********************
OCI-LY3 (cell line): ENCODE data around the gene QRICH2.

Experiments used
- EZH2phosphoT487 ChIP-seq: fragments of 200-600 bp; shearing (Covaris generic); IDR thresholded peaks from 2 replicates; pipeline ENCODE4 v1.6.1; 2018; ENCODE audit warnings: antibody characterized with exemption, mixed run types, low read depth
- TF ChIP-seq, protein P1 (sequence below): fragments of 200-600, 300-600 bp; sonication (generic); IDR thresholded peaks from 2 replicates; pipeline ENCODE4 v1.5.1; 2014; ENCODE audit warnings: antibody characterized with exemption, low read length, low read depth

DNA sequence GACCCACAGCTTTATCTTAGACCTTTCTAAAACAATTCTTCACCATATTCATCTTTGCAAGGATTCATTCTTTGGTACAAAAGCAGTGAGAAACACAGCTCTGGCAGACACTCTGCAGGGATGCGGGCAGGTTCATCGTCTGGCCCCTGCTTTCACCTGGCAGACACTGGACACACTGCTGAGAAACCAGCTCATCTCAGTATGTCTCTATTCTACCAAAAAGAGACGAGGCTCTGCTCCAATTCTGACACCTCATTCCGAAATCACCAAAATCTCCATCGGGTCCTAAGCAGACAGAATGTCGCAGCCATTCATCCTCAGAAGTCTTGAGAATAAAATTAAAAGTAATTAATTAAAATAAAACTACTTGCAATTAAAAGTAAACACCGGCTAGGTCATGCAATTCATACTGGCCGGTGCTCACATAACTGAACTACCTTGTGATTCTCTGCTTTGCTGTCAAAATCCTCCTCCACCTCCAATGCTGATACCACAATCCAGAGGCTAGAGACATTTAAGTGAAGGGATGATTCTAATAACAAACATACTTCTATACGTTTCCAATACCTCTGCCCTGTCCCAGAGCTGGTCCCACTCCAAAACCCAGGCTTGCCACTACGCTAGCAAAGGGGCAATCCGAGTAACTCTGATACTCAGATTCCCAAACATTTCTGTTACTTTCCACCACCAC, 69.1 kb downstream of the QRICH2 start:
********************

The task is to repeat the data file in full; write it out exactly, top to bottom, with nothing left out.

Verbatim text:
OCI-LY3 (cell line): ENCODE data around the gene QRICH2.

Experiments used
- EZH2phosphoT487 ChIP-seq: fragments of 200-600 bp; shearing (Covaris generic); IDR thresholded peaks from 2 replicates; pipeline ENCODE4 v1.6.1; 2018; ENCODE audit warnings: antibody characterized with exemption, mixed run types, low read depth
- TF ChIP-seq, protein P1 (sequence below): fragments of 200-600, 300-600 bp; sonication (generic); IDR thresholded peaks from 2 replicates; pipeline ENCODE4 v1.5.1; 2014; ENCODE audit warnings: antibody characterized with exemption, low read length, low read depth

DNA sequence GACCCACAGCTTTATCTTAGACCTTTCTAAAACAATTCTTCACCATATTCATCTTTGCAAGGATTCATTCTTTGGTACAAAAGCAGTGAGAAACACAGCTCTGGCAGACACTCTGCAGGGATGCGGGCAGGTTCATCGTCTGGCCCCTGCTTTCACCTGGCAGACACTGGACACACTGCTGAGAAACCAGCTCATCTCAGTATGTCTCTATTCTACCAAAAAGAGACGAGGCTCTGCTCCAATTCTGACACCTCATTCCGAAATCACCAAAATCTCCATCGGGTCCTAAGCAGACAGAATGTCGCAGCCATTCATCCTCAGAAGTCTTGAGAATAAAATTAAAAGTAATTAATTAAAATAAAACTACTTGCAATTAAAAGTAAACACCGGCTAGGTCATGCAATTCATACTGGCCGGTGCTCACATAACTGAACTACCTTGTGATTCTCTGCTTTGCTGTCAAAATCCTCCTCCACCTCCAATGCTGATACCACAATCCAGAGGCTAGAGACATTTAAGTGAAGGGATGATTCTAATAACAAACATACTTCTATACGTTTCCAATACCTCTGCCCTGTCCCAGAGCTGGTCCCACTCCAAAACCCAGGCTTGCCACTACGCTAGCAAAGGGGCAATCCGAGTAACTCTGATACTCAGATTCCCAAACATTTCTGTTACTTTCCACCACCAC, 69.1 kb downstream of the QRICH2 start: